The beleaguered flag carrier of Thailand, Thai Airways, has recently announced that it will be cutting some its routes. Already suspended is the Bangkok-Johannesburg sector which saw its last flight in December 2014. This year, the Bangkok-Madrid, Bangkok-Moscow and Phuket-Seoul routes are scheduled for the chopping board. The company is also reviewing whether to continue the Bangkok-Los Angeles flights. Reports said that to ensure that the airline will return into profitability, 10% of non-profitable routes would be axed. If the situation still calls for more drastic action, an estimated 5, 000 Thai employees will soon lose their jobs.
So how come that a fantastic airline like Thai Airways spiraled into losses? The airline is renowned for its high quality service with soft-spoken, smartly dressed flight attendants, a high regarded frequent flyer program called Royal Orchid Plus, a state of the art home in Suvarnabhumi and calls one of the most visited nations in the world as its home. The food onboard is impeccable; the business class and first class service is one of the best in the industry. This is an airline that gives extra length to ensure that the passengers keep coming back.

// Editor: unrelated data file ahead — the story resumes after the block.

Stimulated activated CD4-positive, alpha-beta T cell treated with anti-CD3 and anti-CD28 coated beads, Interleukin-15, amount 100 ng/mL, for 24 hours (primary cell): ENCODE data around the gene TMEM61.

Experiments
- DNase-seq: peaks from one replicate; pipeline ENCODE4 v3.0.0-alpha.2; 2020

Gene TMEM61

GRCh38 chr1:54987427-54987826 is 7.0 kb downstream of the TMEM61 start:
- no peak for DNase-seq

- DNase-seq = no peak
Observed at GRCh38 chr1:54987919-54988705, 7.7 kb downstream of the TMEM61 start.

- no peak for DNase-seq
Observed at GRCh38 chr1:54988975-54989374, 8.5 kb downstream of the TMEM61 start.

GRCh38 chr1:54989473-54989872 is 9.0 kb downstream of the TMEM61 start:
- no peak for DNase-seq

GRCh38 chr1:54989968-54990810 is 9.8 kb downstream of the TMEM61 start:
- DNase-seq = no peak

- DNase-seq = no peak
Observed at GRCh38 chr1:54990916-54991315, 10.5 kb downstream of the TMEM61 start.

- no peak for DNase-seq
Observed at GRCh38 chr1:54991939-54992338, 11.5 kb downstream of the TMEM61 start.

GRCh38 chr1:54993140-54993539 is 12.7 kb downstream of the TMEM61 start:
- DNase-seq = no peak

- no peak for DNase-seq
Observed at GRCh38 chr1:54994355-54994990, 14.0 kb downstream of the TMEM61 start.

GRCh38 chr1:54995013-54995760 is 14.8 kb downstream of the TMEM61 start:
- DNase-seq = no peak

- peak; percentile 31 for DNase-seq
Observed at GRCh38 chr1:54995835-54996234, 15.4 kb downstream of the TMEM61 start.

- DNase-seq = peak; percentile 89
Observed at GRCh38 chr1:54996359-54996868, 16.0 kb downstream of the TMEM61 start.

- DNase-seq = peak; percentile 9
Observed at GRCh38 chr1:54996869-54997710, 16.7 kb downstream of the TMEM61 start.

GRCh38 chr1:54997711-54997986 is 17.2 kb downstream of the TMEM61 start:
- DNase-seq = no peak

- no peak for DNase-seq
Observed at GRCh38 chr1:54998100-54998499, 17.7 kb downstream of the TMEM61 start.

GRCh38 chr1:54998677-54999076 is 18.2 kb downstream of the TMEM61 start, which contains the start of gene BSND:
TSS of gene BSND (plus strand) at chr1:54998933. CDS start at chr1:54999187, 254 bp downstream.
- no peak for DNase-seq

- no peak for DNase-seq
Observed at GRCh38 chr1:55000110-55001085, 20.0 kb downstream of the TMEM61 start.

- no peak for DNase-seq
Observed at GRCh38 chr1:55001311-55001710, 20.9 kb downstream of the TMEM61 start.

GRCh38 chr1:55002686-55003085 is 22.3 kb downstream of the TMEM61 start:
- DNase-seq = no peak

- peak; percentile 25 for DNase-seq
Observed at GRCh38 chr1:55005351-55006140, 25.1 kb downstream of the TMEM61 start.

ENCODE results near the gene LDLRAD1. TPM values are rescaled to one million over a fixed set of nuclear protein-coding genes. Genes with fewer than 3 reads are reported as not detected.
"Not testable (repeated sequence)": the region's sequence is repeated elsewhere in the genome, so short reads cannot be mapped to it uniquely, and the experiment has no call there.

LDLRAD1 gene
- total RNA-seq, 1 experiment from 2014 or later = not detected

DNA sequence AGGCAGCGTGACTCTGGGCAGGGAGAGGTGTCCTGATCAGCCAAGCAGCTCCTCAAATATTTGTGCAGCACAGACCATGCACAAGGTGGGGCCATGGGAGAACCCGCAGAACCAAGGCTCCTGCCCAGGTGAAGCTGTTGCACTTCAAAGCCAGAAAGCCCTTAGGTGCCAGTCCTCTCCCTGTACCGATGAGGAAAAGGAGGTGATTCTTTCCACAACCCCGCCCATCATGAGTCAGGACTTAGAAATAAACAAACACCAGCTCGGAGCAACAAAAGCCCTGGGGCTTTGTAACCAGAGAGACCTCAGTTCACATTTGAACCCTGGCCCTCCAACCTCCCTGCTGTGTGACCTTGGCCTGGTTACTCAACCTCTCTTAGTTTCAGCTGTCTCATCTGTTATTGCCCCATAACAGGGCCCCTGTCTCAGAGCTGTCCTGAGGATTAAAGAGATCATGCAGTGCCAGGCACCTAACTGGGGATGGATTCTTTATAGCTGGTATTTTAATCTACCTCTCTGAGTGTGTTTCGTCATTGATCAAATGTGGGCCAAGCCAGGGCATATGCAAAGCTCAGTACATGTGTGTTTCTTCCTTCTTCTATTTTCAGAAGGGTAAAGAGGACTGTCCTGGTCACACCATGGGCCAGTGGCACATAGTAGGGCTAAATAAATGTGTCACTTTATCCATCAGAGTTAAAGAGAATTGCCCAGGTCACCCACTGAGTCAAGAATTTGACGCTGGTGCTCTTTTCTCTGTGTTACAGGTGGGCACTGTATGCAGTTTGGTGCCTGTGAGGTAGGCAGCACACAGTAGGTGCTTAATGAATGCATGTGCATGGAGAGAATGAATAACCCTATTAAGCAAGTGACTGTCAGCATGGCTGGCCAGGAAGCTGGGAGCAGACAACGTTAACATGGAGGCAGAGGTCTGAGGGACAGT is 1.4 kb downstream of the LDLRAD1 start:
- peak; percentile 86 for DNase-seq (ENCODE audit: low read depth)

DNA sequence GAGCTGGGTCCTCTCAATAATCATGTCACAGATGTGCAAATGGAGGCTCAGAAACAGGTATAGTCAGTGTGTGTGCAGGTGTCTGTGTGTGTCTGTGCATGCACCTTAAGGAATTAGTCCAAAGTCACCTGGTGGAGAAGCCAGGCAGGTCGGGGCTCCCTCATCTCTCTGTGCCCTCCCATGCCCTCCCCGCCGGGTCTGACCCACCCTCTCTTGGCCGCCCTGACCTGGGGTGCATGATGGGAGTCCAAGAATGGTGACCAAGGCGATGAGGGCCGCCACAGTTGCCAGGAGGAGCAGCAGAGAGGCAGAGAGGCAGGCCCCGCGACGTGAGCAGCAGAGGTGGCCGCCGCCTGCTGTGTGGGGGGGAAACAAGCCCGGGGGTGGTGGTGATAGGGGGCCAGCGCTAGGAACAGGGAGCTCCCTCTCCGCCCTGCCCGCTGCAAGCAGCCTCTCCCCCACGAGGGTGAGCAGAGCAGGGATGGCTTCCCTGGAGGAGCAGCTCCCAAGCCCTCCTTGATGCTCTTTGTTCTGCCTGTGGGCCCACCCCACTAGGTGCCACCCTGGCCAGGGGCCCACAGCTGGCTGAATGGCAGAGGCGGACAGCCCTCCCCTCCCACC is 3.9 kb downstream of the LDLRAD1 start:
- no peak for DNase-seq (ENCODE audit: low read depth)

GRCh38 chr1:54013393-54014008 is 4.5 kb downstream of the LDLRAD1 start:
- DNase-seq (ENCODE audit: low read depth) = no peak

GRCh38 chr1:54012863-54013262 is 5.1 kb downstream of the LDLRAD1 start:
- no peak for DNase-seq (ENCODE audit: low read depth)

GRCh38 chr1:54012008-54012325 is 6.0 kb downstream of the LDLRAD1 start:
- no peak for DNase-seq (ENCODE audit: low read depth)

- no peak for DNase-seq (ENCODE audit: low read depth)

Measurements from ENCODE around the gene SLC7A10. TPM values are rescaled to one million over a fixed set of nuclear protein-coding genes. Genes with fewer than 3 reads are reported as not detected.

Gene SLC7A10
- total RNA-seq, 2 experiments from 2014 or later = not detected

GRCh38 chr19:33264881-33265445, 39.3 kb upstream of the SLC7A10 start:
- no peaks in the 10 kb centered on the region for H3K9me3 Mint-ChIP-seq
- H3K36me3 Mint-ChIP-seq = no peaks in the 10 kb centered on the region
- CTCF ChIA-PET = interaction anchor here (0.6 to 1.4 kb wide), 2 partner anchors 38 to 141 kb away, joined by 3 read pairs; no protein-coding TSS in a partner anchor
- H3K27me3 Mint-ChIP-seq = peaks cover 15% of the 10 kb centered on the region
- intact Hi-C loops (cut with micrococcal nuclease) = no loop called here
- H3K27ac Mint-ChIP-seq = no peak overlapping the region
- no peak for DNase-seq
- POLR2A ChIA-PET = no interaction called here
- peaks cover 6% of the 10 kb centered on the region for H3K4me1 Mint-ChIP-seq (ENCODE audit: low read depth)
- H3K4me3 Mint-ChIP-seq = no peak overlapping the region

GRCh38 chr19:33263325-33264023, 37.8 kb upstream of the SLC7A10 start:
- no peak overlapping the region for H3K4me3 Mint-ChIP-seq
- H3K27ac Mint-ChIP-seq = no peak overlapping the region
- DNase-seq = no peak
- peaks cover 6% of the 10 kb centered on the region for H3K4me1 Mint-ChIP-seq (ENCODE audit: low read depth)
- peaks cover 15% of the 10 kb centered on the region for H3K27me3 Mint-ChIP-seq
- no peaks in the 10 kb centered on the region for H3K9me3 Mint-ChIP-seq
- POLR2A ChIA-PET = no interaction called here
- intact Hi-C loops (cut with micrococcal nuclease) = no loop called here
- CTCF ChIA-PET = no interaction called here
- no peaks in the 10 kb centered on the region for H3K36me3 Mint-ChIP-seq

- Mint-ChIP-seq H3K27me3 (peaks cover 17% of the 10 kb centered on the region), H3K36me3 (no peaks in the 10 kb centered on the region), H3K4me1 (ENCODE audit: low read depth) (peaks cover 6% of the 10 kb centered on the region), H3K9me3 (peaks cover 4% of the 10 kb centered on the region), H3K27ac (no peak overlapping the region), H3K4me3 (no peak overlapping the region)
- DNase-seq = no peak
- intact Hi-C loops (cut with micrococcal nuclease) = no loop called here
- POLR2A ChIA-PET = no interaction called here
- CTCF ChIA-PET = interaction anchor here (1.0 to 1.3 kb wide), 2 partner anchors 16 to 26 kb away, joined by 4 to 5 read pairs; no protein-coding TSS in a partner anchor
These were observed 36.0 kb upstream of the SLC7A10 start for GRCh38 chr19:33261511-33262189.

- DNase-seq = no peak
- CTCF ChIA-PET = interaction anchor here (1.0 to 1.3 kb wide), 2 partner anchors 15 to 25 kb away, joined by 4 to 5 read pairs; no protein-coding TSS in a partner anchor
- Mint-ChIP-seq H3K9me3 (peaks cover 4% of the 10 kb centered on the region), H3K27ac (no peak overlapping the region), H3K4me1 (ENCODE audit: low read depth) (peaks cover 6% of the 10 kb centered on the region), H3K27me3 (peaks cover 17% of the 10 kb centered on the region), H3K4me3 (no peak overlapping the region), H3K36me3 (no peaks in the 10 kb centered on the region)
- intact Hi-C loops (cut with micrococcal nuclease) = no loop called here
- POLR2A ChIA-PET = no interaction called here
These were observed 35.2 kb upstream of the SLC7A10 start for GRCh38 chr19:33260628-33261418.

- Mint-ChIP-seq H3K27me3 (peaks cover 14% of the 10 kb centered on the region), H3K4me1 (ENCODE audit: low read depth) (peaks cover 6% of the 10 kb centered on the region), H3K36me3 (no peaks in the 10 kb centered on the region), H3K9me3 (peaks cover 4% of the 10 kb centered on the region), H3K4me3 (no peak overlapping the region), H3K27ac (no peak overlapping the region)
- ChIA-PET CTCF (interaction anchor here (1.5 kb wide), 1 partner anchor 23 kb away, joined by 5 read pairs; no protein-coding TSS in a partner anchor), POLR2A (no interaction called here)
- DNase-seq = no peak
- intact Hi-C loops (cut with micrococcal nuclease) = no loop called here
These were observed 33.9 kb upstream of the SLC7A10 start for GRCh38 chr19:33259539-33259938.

The political crises that hit Thailand could be a major culprit. The international passengers dropped a bit as tourism slumped due to the series of violent political protests. Meanwhile the domestic sector saw a steady increase of passengers but Thai is slugging it out with low-cost domestic carriers.
Thai Airways is still under the government control and in many cases government officials and politicians have used the airline for their personal ends. This prompted the current CEO to put his feet on the ground concentrating on various moves to return the airline in black.
The suspension of non-performing route is the first step. They are also taking about selling excess aircraft and adding more frequencies on performing routes. To compete with low-cost carriers, the airline established Thai Smile but recently it added premium services such that it can no longer be called as an LCC.
Will there be a light at the end of the tunnel? Analysts expect at least 5 or more years before Thai can rebound. What we will soon see are reduction of quality of service and more routes being cut. Thai currently has a vast reach within Europe but increase competition with one-stop Gulf carriers is taking its toll. Definitely, a brand new strategy is needed and the management, in a bid to calm the union nerves, vowed to cut jobs only as a last resort.
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